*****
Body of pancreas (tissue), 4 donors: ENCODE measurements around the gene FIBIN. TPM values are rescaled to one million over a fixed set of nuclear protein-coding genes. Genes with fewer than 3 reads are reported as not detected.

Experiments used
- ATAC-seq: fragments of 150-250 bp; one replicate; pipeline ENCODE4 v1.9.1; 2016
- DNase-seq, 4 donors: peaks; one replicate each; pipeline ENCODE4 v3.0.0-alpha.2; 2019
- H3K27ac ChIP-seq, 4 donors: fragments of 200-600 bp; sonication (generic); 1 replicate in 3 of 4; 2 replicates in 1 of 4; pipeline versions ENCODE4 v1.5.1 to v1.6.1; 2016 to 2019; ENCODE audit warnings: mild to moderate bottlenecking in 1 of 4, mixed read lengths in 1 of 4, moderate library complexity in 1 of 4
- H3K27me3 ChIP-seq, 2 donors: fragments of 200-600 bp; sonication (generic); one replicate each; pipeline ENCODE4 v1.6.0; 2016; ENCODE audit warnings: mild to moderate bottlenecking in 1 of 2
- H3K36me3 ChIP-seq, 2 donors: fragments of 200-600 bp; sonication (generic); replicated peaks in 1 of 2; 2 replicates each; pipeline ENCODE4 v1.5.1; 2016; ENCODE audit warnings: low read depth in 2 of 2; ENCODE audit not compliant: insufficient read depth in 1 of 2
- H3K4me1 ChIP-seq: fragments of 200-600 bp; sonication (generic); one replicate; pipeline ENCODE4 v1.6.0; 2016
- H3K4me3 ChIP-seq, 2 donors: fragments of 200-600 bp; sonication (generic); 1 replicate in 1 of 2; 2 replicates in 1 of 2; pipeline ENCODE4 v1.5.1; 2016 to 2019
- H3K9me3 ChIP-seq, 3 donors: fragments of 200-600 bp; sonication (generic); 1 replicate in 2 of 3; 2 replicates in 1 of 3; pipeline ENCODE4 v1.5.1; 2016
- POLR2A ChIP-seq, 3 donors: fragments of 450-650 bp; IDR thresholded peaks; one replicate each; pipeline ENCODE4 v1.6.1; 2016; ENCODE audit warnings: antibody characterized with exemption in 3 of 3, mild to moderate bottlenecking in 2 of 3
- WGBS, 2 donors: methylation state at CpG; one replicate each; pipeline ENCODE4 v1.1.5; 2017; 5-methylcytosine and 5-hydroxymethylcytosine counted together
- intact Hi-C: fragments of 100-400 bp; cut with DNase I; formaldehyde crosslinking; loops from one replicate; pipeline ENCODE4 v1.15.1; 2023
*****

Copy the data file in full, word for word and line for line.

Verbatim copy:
Body of pancreas (tissue), 4 donors: ENCODE measurements around the gene FIBIN. TPM values are rescaled to one million over a fixed set of nuclear protein-coding genes. Genes with fewer than 3 reads are reported as not detected.

Experiments used
- ATAC-seq: fragments of 150-250 bp; one replicate; pipeline ENCODE4 v1.9.1; 2016
- DNase-seq, 4 donors: peaks; one replicate each; pipeline ENCODE4 v3.0.0-alpha.2; 2019
- H3K27ac ChIP-seq, 4 donors: fragments of 200-600 bp; sonication (generic); 1 replicate in 3 of 4; 2 replicates in 1 of 4; pipeline versions ENCODE4 v1.5.1 to v1.6.1; 2016 to 2019; ENCODE audit warnings: mild to moderate bottlenecking in 1 of 4, mixed read lengths in 1 of 4, moderate library complexity in 1 of 4
- H3K27me3 ChIP-seq, 2 donors: fragments of 200-600 bp; sonication (generic); one replicate each; pipeline ENCODE4 v1.6.0; 2016; ENCODE audit warnings: mild to moderate bottlenecking in 1 of 2
- H3K36me3 ChIP-seq, 2 donors: fragments of 200-600 bp; sonication (generic); replicated peaks in 1 of 2; 2 replicates each; pipeline ENCODE4 v1.5.1; 2016; ENCODE audit warnings: low read depth in 2 of 2; ENCODE audit not compliant: insufficient read depth in 1 of 2
- H3K4me1 ChIP-seq: fragments of 200-600 bp; sonication (generic); one replicate; pipeline ENCODE4 v1.6.0; 2016
- H3K4me3 ChIP-seq, 2 donors: fragments of 200-600 bp; sonication (generic); 1 replicate in 1 of 2; 2 replicates in 1 of 2; pipeline ENCODE4 v1.5.1; 2016 to 2019
- H3K9me3 ChIP-seq, 3 donors: fragments of 200-600 bp; sonication (generic); 1 replicate in 2 of 3; 2 replicates in 1 of 3; pipeline ENCODE4 v1.5.1; 2016
- POLR2A ChIP-seq, 3 donors: fragments of 450-650 bp; IDR thresholded peaks; one replicate each; pipeline ENCODE4 v1.6.1; 2016; ENCODE audit warnings: antibody characterized with exemption in 3 of 3, mild to moderate bottlenecking in 2 of 3
- WGBS, 2 donors: methylation state at CpG; one replicate each; pipeline ENCODE4 v1.1.5; 2017; 5-methylcytosine and 5-hydroxymethylcytosine counted together
- intact Hi-C: fragments of 100-400 bp; cut with DNase I; formaldehyde crosslinking; loops from one replicate; pipeline ENCODE4 v1.15.1; 2023